How to Read and Understand Your Blood Pressure Results

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The terms “high blood pressure” and “hypertension” are often brought up in doctors’ offices, articles and conversations about your overall health, but many still don’t know exactly what the numbers mean. Understanding why you should pay attention to important medical indicators is the first step to enjoying whole health. That’s why we’re focusing on blood pressure awareness in honor of Heart Health Month. Learn more about hypertension and how you can better control your numbers.

Blood Pressure Explained

Your blood pressure measures how hard the blood in your veins pushes against your blood vessel walls. When that number becomes elevated, it signals that your heart is working too hard to send blood out to different parts of the body. That extra work is dangerous and can eventually lead to serious heart conditions including atherosclerosis (hardening of the arteries), stroke, kidney disease and even heart failure.

Your Ideal Blood Pressure

Your blood pressure is an important indicator of your overall health, and high blood pressure is an early warning sign of risk for serious heart disease. That’s why it should be measured at least once a year at a well visit, or more often if you have a history of high blood pressure. Your physician will let you know where your blood pressure falls within these five ranges:

  • Normal: Below 120/80
  • Elevated: 120–129/less than 80
  • Stage 1 High Blood Pressure: 130–139/80–89
  • Stage 2 High Blood Pressure: 140 and above/90 and above
  • Hypertension Crisis: Higher than 180/higher than 120

What The Numbers Mean

Your blood pressure measures two different functions of your heart and arteries: The first number (120, etc.) is your systolic blood pressure. This measures how hard your blood pushes against your veins when the heart beats. The second number (80, etc.) is the diastolic blood pressure. It measures the pressure in blood vessels when the heart rests between beats. Together, these numbers give your doctor a clear picture of your heart health.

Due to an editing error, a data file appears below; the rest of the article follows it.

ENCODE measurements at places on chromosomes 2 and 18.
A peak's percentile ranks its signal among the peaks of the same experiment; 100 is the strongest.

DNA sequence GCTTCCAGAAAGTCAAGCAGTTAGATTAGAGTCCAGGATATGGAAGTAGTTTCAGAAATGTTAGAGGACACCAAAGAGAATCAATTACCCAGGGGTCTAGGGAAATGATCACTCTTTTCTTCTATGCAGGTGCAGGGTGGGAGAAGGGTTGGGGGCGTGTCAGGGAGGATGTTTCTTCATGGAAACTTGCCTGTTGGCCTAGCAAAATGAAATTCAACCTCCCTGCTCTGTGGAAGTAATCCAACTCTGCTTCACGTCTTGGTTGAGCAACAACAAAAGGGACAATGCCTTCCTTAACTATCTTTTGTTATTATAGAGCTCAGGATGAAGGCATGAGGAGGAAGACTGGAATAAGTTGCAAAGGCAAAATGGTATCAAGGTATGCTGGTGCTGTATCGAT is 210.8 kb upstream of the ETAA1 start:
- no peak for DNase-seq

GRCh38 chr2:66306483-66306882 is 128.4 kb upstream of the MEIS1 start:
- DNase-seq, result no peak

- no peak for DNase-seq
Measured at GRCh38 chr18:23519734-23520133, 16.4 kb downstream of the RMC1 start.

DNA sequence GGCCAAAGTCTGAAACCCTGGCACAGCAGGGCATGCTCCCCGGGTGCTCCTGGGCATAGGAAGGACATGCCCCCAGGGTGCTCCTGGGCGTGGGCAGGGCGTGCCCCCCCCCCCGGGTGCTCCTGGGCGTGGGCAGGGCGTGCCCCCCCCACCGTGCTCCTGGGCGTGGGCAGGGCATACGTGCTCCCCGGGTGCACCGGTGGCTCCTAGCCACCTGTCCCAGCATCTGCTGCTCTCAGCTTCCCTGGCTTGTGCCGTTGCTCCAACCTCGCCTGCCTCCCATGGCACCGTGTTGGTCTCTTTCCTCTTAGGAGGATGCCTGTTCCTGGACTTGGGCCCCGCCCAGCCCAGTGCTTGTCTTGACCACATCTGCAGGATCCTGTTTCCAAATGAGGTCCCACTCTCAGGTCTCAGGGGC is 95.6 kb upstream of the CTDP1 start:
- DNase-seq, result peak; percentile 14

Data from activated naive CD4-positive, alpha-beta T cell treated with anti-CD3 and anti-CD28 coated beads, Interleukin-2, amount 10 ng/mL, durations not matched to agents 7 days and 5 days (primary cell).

Better Manage Blood Pressure With Whole Health

Whether you have normal, elevated or high blood pressure, it’s important to take steps to better manage your heart health. Your provider will work closely with you to create a plan that empowers you to live life to the fullest.

Exercise Regularly

Daily exercise — even something as simple as walking around the block or taking the stairs instead of the elevator — can go a long way to boost your heart health. Physical activity also reduces stress and helps you relax, which can be an important part of managing your blood pressure.

Eat a Heart-Healthy Diet

A plant-based diet should be at the top of everyone’s list for the new year, no matter your blood pressure. A diet that focuses on fruits, vegetables and lean protein, and cuts back on saturated fat, sodium and caffeine can help your heart stay strong and healthy.

Limit Alcohol Intake

Regular, heavy drinking can cause long-term damage to your heart. Save alcohol for special occasions.

Make Relaxation a Priority

The daily stress of work, household responsibilities and other chores can take a toll on our heart health. Chronic stress can release too much cortisol in your body, which weakens your immune system and heart muscles. Find ways to relax and unwind. That may be a stretching class, daily journaling, relaxing with a good book, catching up with an old friend or finding time to practice your faith. Make finding joy a priority. Your heart will thank you.

Make Your Heart Health a Priority

Let heart health be the first stop on your year-long journey to whole health. Talk with your doctor today to learn how you can take control of your own heart health.

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